- Saul Klein’s VC firm LocalGlobe has relaunched as Phoenix Court Group after raising $500 million.
- The veteran VC believes Europe could be a “new Palo Alto” as investor interest on the continent grows.
- The company will now oversee four separate funds investing in startups, from pre-seed to scale-up.
British venture capital veteran Saul Klein has revamped his investment firm after raising $500 million in new funds to support startups across Europe.
Klein, through his VC firm LocalGlobe, which has been rebranded as Phoenix Court Group, has invested early in a series of leading startups, such as trading app Robinhood and payment company Wise.
The revamp goes beyond the new name, with the investor broadening its focus to place bets on founders at all stages of the startup growth cycle, including their access to public markets.
The European startup ecosystem has evolved from a hub for early stage startups to the “new Palo Alto,” according to Klein, who said the shift was 20 years in the making.
The region is home to a myriad of multibillion-dollar start-ups, including struggling buy now, later-paying giant Klarna, London-based fintech Revolut, and online payments firm Checkout.com.
For Klein, the “new Palo Alto” region – which he describes as European regions within a four-hour train ride from London – is understaffed by investors, particularly in the scale-up phases, leaving a funding gap that is not sufficiently filled when compared to the US and China.
“It took 20 years to get started and now it’s getting interesting in this geography,” Klein told Insider. “All of this aligns for us with this vision for what the next 20 years of investing in innovation can be about, especially what this ecosystem we call New Palo Alto.”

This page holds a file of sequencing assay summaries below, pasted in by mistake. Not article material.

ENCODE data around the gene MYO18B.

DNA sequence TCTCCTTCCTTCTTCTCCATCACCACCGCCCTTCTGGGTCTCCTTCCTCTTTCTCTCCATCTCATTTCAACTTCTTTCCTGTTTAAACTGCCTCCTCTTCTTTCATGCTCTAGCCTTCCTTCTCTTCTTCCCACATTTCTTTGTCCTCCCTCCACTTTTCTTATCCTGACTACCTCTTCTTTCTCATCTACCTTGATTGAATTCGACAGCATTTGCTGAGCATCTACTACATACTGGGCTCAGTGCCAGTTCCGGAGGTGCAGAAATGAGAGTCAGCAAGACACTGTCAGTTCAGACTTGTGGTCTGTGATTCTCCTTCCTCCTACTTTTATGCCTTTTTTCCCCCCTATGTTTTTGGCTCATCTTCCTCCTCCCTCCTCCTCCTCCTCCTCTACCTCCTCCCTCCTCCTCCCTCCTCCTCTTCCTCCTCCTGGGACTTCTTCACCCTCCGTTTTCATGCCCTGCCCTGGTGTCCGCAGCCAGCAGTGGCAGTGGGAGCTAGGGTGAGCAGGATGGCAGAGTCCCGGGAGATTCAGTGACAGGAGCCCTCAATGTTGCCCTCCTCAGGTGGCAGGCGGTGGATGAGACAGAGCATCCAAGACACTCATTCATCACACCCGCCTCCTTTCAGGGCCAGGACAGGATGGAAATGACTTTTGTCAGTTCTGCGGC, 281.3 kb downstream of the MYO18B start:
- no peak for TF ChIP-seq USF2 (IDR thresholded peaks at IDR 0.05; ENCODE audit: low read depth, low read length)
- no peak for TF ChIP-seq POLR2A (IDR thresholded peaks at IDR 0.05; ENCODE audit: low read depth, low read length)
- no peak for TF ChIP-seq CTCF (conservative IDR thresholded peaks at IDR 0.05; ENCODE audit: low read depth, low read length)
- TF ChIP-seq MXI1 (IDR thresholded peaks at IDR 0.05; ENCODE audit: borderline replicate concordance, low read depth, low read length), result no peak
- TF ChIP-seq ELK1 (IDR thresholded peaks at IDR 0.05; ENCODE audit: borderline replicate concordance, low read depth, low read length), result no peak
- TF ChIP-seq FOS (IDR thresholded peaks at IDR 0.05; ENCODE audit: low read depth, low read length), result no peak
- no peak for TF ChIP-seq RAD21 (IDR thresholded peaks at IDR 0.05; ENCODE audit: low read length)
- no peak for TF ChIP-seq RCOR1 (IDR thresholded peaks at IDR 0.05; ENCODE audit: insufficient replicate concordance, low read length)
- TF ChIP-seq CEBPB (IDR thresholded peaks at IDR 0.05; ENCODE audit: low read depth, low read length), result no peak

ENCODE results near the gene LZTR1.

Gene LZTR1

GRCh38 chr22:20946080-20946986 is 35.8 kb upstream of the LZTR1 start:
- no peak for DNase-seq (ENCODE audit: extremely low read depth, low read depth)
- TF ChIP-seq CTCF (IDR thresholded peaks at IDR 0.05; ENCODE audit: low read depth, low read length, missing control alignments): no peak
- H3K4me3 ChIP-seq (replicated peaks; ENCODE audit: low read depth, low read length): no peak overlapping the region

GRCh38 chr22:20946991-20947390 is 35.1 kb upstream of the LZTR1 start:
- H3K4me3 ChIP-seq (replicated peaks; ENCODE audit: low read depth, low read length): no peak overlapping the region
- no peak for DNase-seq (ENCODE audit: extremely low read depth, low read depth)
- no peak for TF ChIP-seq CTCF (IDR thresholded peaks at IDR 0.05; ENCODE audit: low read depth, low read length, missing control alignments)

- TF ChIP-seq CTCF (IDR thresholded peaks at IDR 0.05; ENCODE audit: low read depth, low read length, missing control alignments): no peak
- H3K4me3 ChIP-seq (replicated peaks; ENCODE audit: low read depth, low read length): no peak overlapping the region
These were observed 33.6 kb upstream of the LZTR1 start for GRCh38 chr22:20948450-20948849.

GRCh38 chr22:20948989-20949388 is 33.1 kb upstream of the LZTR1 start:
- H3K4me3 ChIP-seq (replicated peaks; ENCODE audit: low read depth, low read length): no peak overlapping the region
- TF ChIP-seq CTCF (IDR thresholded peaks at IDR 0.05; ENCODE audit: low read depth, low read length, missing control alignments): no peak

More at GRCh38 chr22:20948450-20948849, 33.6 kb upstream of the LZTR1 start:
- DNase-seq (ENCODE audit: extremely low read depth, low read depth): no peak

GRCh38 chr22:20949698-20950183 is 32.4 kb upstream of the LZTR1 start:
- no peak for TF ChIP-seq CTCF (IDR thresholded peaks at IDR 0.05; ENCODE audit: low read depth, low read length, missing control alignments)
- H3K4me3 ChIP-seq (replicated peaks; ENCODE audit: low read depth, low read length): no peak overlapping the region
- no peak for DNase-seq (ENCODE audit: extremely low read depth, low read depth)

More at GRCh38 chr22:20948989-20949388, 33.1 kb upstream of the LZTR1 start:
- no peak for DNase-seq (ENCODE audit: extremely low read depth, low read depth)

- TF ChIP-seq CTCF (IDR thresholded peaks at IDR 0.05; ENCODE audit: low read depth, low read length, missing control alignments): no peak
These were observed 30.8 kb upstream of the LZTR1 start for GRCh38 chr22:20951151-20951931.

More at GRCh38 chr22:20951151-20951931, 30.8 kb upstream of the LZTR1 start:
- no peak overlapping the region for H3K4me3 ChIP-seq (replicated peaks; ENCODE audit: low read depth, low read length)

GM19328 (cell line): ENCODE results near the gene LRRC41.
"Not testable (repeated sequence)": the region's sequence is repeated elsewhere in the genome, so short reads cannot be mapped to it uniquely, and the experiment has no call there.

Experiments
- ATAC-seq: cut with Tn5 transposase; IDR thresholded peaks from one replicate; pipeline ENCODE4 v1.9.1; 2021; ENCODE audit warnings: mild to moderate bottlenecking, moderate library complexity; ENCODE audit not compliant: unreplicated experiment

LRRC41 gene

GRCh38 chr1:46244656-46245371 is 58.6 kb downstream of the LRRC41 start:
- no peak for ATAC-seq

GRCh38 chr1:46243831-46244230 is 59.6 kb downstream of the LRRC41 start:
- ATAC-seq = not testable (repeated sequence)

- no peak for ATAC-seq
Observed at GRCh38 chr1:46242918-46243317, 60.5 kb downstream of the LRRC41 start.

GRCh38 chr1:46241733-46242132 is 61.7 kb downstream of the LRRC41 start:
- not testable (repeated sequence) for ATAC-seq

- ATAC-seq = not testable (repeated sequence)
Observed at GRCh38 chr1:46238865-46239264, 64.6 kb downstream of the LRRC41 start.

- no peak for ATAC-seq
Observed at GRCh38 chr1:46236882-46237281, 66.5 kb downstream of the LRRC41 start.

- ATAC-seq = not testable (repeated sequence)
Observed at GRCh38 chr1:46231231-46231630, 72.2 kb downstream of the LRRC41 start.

Phoenix Court Group now oversees four separate funds. The four funds include seed and pre-seed focused LocalGlobe, Basecamp, a community of more than 50 early-stage investors, Latitude, an investment vehicle for early-growth companies, as well as scale-up fund Solar, which provides companies all the way into public markets. , whereby the company wants to maintain interests in companies as listed.
Klein’s VC firm’s shift to a “lifetime” tech investor after building its reputation as a seed specialist is the latest step for a VC to restructure their approach to fund management in an effort to seize opportunities in both young and more mature businesses .
Heavyweight VC firm Sequoia has hired a number of general partners in Europe over the past year to support startups on the continent, with the company’s Sequoia Fund focusing on both early-stage and growth-stage investments.
The $500 million raised marks a first close for Phoenix Court Group, which will continue discussions with limited partners about raising new funds to invest in startups from the outset in what it describes as “the world’s third largest innovation.” ecosystem”.
Despite the current market downturn that has wiped billions from the valuations of several tech companies, Klein remains optimistic about LP’s willingness to invest in venture capital funds given the long-term horizon over which startup investments are made.
“Those who can’t see beyond the next 2 years should not invest in this asset class, should not invest in scientific technology or innovation, because the innovation dividend is 10-20 years from now, not 10 days from now, ” he said.
Phoenix Group Court’s investment team is now made up of 13 partners after hiring Paul Bishop from the private market team at UK pension fund Railpen, and will continue to expand as it sees opportunities in sectors such as Web3 and corporate infrastructure.